Joe Biden vowed to press ahead with trillions of dollars in new economic stimulus once he enters the White House, after Democrats won control of the Senate and data underscored how the labour market is faltering.
Speaking at his home base in Delaware on Friday, the president-elect said that the latest economic indicators, including net job losses of 140,000 in December, highlighted the urgency of the plan.
“It is necessary to spend the money now,” Mr Biden said. “It will be in the trillions of dollars, the entire package . . . in order to keep the economy from collapsing this year, getting much, much worse, we should be investing significant amounts of money right now to grow the economy.”
Mr Biden’s election platform called for $3.9tn in spending over his first term, according to a Moody’s Analytics estimate of the price tag. He is expected to try to accomplish much of that early in his administration given the state of the economy, which has been hammered by the coronavirus pandemic.
Even though Congress just passed a $900bn economic relief bill, its impact is expected to fade in the spring. Mr Biden has called it a “down payment” compared with the action that is needed.
The incoming president’s economic officials have said their top priorities are beefing up stimulus cheques to households, aiding states and local governments, and extending emergency unemployment benefits.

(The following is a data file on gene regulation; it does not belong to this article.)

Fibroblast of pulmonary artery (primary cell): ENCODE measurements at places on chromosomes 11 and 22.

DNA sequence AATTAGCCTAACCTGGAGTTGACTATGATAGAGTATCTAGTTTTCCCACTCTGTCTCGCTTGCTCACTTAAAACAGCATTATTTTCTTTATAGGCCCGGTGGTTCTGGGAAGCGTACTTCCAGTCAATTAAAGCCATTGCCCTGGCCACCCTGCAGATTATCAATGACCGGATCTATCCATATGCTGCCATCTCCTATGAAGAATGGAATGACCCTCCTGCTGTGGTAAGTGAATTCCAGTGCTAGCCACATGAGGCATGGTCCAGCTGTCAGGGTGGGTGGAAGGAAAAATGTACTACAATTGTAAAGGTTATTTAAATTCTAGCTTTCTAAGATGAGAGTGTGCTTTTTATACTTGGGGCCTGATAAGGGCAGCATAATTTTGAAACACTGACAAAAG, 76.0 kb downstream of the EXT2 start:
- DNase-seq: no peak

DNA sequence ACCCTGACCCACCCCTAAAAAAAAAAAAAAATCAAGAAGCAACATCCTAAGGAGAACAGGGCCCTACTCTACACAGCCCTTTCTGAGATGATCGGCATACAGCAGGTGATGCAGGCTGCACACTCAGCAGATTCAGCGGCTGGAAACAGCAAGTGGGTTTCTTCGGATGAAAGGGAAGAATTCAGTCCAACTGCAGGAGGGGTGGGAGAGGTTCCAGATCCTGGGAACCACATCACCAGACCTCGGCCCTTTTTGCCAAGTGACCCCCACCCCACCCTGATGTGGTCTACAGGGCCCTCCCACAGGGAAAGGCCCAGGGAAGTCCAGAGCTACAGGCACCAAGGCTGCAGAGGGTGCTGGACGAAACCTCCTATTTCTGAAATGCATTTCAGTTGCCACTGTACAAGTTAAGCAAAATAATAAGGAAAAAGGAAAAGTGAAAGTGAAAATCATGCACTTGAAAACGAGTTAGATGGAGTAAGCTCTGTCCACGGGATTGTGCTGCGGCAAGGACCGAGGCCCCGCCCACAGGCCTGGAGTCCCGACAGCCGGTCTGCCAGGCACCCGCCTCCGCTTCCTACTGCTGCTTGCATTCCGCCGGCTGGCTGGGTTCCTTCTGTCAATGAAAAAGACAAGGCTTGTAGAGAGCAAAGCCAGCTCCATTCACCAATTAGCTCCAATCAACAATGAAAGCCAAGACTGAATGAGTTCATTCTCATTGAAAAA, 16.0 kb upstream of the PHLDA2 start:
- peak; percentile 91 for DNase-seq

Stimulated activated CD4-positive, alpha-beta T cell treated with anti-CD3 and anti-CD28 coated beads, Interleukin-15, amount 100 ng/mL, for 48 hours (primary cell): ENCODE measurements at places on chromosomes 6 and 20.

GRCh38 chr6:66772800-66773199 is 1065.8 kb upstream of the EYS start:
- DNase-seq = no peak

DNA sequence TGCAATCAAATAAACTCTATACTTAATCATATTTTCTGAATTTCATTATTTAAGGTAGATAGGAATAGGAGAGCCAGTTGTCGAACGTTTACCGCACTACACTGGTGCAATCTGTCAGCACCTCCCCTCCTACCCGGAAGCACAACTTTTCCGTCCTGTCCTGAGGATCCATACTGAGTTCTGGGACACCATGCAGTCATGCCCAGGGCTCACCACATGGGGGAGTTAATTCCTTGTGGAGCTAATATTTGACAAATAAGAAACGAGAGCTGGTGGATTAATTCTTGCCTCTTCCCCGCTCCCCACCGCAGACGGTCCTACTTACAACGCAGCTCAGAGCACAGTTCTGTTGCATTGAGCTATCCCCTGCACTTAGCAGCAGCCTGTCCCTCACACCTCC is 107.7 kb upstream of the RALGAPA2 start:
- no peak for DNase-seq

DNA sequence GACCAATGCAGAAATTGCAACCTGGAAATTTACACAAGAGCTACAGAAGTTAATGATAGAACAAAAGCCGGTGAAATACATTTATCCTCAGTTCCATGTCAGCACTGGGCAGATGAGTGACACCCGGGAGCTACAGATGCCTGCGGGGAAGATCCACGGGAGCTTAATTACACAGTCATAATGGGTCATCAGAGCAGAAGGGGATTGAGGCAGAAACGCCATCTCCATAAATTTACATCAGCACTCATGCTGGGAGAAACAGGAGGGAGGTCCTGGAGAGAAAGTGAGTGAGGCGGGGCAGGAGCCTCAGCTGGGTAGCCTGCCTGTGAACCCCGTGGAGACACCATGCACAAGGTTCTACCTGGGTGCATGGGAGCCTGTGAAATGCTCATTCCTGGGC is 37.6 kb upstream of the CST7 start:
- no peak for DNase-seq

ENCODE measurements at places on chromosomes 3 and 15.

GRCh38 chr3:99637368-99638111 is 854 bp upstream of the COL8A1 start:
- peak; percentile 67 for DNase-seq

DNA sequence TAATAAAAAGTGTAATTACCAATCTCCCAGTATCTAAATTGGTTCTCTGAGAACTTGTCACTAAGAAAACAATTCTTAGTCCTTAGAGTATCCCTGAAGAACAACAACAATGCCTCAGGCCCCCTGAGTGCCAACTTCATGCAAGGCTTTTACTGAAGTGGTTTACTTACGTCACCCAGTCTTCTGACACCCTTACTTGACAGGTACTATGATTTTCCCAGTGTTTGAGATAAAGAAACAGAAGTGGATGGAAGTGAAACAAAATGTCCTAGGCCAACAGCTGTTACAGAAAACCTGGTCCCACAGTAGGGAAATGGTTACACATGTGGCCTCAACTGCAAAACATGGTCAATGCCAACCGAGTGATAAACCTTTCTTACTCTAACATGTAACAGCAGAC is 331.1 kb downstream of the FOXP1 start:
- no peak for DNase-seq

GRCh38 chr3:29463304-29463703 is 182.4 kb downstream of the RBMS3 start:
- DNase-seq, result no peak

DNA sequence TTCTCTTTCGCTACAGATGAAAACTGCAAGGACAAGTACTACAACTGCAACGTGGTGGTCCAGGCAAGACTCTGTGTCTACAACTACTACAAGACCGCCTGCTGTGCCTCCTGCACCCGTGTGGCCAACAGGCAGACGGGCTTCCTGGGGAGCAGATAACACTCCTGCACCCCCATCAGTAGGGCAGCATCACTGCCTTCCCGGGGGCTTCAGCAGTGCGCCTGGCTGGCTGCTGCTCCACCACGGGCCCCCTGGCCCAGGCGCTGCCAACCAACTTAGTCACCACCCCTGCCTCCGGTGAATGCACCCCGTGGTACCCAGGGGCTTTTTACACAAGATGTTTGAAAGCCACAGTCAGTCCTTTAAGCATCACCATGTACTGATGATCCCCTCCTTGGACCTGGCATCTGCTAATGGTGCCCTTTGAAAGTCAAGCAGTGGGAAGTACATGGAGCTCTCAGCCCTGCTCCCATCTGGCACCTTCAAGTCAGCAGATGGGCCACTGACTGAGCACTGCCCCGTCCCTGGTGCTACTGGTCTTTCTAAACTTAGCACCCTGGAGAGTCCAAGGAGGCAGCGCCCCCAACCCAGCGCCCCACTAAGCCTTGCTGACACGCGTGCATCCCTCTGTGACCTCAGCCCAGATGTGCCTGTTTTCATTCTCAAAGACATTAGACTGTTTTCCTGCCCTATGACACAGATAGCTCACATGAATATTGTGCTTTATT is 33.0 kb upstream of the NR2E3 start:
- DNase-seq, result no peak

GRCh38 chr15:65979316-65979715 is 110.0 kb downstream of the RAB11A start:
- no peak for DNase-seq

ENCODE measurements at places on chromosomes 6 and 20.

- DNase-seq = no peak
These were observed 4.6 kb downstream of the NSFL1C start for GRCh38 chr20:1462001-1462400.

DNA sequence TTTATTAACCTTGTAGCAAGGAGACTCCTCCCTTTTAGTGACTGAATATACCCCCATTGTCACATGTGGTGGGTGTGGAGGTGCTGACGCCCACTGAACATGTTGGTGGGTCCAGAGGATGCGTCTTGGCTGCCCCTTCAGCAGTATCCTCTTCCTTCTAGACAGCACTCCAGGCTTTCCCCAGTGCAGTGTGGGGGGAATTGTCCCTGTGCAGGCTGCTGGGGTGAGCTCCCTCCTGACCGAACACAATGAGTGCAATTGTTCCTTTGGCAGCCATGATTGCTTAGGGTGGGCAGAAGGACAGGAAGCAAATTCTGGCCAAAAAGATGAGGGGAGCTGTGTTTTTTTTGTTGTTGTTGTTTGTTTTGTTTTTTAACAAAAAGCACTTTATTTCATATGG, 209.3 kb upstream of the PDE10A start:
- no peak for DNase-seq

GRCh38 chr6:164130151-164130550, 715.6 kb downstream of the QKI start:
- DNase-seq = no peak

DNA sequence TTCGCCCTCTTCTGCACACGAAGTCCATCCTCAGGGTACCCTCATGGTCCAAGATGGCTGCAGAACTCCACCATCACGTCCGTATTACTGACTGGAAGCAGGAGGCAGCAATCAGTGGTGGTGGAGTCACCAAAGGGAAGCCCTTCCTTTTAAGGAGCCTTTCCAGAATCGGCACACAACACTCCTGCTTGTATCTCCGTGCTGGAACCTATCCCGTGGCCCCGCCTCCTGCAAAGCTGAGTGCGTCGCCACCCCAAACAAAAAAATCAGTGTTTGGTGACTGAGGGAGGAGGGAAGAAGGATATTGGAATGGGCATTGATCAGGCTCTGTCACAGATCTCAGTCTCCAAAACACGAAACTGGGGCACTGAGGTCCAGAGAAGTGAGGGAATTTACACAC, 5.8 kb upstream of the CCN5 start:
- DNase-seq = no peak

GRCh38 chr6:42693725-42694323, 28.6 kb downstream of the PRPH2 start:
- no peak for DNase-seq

Beyond that, they have stressed the need for investments in clean energy, infrastructure, education and healthcare — to be partly financed by higher taxes on the wealthy and corporations. Mr Biden said he would be providing more details of his package next week.
But he already faced one obstacle in seeking broad economic stimulus. Joe Manchin, the centrist Democratic senator from West Virginia, said he was sceptical of the need to send a new direct payment to Americans.
The last relief bill included $600 cheques for most people, but Mr Biden — along with many Democrats and some Republicans — is trying to raise that to $2,000.
“I don’t know where in the hell $2,000 came from. I swear to God I don’t. That’s another $400bn dollars,” Mr Manchin told The Washington Post. “I don’t ever remember [Franklin Roosevelt] . . . sending a damn penny to a human being. He gave ’em a job.”
Mr Biden touted his stimulus plan as he announced more nominees to serve on his economic team, including Gina Raimondo, the governor of Rhode Island, as commerce secretary and Marty Walsh, the mayor of Boston, as labour secretary.
Democratic control of the Senate — clinched this week after two run-off races in Georgia — has given new energy to Mr Biden’s legislative ambitions on the economy. But he may still struggle to forge a plan that can both pass a closely divided Congress and satisfy the leftwing of his party, which is clamouring for bold action.
The jobs report released on Friday may make the case easier. It showed the economy, and particularly the leisure and hospitality sector, struggling to cope with the new surge in coronavirus cases. The economy is still nearly 10m jobs short of its pre-pandemic employment levels.